Gaining the High Ground over Evolutionism

The controversy surrounding the origin of the universe, earth, and all living things is an ongoing debate in the public sphere. In Gaining the High Ground over Evolutionism, author Robert J. O’Keefe presents analysis leading to the realization that to obtain knowledge of origin is also to discover the origin of knowledge.

Gaining the High Ground over Evolutionism recognizes the ideological nature of the topic of origin. It steps out of the realm of science and begins to deal with the question by reviewing the scientific revolution and its implications in Western thought, studying the interpretation of Genesis 1, and describing relevant aspects of the history of geology, biology, and astronomy.

O’Keefe summarizes science as a means of gaining knowledge and discusses the scientific method as it is applied to natural history. He examines how the court system has dealt with the controversy; draws points from C. S. Lewis’s argument against naturalism; and then confronts the ideology behind evolutionary science, the philosophy of naturalism, presenting what he sees are the best arguments against it. Finally, he summons back the grounds for the authority of the Bible and discusses the partnership of reason and faith.

Expanding the scope of inquiry beyond the confines of science, O’Keefe shows that the idea of a creator needs to be attended with more seriousness than post-Enlightenment science and philosophy have ever thought necessary.

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Pacific Book Review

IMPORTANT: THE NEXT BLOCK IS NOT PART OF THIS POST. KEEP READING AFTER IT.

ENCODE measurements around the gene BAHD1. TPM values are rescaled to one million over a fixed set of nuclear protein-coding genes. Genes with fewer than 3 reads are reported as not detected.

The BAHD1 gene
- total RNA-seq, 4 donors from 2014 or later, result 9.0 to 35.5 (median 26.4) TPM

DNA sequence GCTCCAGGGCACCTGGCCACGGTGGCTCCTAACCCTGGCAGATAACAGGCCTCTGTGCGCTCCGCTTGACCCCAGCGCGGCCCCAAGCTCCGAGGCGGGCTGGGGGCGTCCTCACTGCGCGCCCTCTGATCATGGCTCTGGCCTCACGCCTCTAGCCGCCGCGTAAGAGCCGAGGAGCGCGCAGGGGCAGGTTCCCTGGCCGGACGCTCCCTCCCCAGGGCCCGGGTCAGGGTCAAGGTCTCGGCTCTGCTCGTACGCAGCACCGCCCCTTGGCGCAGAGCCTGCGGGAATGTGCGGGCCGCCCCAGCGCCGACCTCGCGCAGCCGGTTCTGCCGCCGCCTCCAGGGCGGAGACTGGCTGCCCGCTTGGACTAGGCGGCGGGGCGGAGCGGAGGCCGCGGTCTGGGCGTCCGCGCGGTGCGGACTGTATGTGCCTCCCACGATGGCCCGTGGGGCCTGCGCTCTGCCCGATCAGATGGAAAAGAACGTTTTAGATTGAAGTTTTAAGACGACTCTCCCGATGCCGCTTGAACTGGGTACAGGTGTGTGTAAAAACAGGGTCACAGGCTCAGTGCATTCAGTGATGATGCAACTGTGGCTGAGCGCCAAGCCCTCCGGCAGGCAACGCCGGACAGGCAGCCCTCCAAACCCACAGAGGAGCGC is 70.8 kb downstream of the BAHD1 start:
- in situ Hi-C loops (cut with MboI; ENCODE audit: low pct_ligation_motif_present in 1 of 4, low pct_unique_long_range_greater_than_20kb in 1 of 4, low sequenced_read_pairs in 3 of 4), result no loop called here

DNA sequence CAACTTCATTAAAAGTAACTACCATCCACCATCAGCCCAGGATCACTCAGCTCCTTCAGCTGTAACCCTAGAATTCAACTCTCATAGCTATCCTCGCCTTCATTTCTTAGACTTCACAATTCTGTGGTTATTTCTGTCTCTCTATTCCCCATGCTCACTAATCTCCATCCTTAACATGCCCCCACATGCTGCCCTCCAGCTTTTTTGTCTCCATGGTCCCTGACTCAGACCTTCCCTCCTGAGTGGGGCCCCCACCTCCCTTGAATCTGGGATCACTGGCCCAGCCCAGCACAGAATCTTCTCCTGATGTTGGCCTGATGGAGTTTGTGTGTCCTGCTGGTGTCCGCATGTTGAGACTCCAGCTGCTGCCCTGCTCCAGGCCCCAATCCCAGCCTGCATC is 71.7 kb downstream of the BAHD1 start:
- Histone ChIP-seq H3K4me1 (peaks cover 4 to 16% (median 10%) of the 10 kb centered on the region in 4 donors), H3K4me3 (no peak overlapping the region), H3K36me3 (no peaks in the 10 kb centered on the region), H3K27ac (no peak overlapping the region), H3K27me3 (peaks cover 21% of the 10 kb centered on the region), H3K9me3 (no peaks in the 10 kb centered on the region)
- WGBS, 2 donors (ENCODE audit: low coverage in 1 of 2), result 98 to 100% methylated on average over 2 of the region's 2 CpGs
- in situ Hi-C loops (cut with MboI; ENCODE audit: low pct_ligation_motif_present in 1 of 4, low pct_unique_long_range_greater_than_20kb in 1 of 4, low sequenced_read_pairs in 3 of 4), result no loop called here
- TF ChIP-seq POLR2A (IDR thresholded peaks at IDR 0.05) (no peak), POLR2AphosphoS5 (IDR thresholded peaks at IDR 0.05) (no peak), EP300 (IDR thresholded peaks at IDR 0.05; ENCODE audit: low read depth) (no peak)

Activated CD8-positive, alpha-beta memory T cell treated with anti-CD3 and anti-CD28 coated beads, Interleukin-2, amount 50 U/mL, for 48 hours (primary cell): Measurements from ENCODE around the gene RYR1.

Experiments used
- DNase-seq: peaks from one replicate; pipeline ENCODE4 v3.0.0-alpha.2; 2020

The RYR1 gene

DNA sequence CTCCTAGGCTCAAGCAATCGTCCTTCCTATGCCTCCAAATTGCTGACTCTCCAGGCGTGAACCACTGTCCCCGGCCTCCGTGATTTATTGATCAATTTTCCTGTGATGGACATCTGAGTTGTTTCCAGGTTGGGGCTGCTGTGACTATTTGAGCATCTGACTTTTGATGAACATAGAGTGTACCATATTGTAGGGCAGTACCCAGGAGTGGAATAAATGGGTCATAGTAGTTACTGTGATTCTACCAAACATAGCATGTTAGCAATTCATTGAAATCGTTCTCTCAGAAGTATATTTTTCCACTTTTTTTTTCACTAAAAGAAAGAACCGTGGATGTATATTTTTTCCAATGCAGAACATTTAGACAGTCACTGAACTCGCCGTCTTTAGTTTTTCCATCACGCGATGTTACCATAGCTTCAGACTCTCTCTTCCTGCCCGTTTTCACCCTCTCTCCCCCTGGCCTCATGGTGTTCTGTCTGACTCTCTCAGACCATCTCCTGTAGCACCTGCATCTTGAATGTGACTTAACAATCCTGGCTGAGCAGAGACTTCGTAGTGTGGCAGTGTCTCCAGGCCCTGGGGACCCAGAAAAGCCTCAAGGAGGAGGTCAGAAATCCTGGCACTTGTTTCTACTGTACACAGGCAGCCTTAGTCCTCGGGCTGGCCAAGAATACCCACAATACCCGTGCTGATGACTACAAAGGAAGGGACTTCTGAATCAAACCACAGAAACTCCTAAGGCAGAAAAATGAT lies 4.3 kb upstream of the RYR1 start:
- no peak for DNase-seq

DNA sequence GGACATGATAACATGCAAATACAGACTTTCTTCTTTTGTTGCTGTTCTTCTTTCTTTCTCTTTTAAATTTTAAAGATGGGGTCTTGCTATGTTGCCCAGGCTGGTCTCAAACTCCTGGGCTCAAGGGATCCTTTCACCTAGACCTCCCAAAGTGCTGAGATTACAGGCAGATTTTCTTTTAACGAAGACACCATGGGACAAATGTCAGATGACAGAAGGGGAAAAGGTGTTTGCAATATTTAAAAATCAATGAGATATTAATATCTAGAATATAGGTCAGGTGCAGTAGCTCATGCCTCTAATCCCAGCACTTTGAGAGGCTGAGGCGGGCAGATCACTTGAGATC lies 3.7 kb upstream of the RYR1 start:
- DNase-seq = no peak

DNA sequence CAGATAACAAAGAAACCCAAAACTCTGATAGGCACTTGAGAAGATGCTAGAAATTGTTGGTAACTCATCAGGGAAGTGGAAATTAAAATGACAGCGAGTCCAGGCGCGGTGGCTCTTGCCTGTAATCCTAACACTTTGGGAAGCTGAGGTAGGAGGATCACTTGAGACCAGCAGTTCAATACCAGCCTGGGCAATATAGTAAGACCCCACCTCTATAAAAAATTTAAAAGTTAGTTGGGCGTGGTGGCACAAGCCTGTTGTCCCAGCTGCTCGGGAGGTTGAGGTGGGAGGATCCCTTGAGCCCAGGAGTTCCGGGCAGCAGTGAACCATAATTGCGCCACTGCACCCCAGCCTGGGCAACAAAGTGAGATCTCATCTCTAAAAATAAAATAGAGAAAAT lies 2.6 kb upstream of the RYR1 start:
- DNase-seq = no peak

Pacific Book Review

In Gaining the High Ground over Evolutionism, Robert J. O'Keefe presents an organized, well-documented and thoughtful case for Biblical creation. As he states in the book's opening chapter, the debate over the origin of Earth and humankind has been reduced to two opposing viewpoints: the evolutionary or natural thesis, and the supernatural thesis found in Genesis. However, in most communities, the so-called debate has long since been decided in favor of evolution. Politicians, educators at public institutions and even many religious people see a Bible based view of creation as scientifically ignorant. Creation as revealed in Genesis is pushed into religious studies or philosophy classes, if indeed, it is allowed to be taught at all. Without demeaning those with whom he disagrees or condescending to them, Mr. O'Keefe examines the gaps and discrepancies in the natural theory of evolution. In addition, he offers reasoned support for a Bible based explanation of creation.

Gaining the High Ground over Evolutionism begins with a succinct history of the scientific revolution and the events leading up to it. Mr. O'Keefe, then lays out the